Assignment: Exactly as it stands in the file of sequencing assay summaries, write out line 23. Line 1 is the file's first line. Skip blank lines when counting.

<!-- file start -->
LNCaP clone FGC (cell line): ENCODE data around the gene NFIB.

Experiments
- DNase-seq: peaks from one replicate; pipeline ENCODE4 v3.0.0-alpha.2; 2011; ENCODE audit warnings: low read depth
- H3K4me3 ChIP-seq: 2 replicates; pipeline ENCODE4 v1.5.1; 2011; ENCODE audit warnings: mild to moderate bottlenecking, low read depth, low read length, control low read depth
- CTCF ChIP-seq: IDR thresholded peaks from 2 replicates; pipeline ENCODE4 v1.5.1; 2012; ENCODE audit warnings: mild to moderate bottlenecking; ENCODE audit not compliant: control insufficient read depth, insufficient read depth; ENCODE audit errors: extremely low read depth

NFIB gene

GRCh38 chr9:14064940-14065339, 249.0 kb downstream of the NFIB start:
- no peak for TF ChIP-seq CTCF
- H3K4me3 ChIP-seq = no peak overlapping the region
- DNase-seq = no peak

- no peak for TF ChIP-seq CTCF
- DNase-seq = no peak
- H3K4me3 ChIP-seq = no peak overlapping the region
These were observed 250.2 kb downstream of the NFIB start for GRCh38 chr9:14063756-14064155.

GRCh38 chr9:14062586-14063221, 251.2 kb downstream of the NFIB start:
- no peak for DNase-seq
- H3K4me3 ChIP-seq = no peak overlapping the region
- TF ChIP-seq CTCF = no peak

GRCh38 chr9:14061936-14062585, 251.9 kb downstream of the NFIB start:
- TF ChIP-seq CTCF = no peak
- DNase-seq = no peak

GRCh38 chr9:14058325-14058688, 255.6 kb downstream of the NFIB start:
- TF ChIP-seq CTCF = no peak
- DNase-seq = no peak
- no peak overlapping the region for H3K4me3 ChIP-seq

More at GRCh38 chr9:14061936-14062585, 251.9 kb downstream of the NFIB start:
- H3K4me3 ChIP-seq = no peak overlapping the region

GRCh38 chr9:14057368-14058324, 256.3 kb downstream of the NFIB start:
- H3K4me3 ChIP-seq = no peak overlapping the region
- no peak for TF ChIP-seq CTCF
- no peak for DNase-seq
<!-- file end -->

- TF ChIP-seq CTCF = no peak